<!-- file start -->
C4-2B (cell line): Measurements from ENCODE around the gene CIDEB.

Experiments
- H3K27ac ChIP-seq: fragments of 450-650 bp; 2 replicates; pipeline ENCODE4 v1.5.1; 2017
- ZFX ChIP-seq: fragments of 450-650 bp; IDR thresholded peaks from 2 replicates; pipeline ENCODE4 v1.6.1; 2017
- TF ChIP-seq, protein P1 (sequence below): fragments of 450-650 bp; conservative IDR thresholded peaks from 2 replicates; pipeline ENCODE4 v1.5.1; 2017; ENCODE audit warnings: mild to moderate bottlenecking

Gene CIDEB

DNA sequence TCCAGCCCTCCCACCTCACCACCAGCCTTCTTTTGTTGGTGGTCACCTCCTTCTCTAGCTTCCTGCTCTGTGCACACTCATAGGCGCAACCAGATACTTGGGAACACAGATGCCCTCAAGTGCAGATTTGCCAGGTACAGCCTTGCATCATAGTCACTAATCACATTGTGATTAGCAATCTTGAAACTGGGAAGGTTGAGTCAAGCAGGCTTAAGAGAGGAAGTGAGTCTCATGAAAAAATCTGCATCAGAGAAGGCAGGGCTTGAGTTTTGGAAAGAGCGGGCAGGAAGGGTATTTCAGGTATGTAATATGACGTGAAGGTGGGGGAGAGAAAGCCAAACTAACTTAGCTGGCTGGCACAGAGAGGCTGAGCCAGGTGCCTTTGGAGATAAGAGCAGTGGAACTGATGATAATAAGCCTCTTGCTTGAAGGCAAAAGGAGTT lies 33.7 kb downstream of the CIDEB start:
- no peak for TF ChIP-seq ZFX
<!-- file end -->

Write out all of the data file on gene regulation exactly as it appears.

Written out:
C4-2B (cell line): Measurements from ENCODE around the gene CIDEB.

Experiments
- H3K27ac ChIP-seq: fragments of 450-650 bp; 2 replicates; pipeline ENCODE4 v1.5.1; 2017
- ZFX ChIP-seq: fragments of 450-650 bp; IDR thresholded peaks from 2 replicates; pipeline ENCODE4 v1.6.1; 2017
- TF ChIP-seq, protein P1 (sequence below): fragments of 450-650 bp; conservative IDR thresholded peaks from 2 replicates; pipeline ENCODE4 v1.5.1; 2017; ENCODE audit warnings: mild to moderate bottlenecking

Gene CIDEB

DNA sequence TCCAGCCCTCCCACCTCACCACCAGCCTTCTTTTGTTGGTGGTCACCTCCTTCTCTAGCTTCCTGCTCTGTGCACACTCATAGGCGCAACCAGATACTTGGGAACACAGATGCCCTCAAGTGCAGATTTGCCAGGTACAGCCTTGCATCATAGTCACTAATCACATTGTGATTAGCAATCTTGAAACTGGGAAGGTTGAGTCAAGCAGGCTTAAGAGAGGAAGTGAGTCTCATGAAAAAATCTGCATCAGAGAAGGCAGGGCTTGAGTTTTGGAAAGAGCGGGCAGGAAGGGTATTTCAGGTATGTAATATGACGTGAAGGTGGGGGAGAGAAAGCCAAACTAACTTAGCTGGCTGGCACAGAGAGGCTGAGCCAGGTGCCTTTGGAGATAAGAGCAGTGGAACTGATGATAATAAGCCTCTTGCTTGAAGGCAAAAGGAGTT lies 33.7 kb downstream of the CIDEB start:
- no peak for TF ChIP-seq ZFX